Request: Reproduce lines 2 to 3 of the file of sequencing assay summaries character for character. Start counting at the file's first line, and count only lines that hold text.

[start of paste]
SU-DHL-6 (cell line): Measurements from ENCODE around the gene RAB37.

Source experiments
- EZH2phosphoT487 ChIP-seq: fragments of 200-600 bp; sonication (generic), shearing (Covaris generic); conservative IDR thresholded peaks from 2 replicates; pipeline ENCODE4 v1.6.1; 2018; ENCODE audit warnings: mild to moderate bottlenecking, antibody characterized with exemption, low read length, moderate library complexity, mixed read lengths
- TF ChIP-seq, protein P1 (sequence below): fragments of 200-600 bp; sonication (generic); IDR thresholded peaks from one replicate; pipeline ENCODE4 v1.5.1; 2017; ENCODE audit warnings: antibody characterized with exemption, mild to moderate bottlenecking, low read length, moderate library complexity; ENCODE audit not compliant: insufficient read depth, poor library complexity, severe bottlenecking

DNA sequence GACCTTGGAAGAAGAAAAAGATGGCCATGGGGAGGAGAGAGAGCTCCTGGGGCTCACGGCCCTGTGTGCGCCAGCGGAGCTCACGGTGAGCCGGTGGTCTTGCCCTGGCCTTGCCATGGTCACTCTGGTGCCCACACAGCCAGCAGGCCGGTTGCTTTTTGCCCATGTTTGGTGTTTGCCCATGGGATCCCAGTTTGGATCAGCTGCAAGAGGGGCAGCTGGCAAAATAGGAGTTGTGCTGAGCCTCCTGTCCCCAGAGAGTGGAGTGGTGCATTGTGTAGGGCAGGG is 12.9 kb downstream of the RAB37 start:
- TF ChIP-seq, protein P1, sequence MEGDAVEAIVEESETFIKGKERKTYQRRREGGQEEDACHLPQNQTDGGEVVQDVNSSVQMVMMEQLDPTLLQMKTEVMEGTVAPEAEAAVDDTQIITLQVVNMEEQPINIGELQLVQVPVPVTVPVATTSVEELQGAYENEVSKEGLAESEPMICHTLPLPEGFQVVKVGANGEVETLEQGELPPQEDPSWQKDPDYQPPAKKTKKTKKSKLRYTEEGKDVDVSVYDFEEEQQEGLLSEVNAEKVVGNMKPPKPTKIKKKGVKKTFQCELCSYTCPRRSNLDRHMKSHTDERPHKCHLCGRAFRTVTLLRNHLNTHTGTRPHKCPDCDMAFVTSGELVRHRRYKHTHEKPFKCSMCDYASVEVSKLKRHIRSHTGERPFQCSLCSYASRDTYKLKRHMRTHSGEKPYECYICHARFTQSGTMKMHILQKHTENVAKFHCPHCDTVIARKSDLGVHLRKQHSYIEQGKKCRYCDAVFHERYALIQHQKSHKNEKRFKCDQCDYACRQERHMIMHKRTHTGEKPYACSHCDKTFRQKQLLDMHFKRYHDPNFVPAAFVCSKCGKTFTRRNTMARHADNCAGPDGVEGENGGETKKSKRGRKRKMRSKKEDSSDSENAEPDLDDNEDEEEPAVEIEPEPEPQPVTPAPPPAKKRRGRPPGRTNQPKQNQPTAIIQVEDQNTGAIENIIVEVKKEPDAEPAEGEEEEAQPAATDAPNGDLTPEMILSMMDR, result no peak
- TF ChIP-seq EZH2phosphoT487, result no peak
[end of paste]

Source experiments
- EZH2phosphoT487 ChIP-seq: fragments of 200-600 bp; sonication (generic), shearing (Covaris generic); conservative IDR thresholded peaks from 2 replicates; pipeline ENCODE4 v1.6.1; 2018; ENCODE audit warnings: mild to moderate bottlenecking, antibody characterized with exemption, low read length, moderate library complexity, mixed read lengths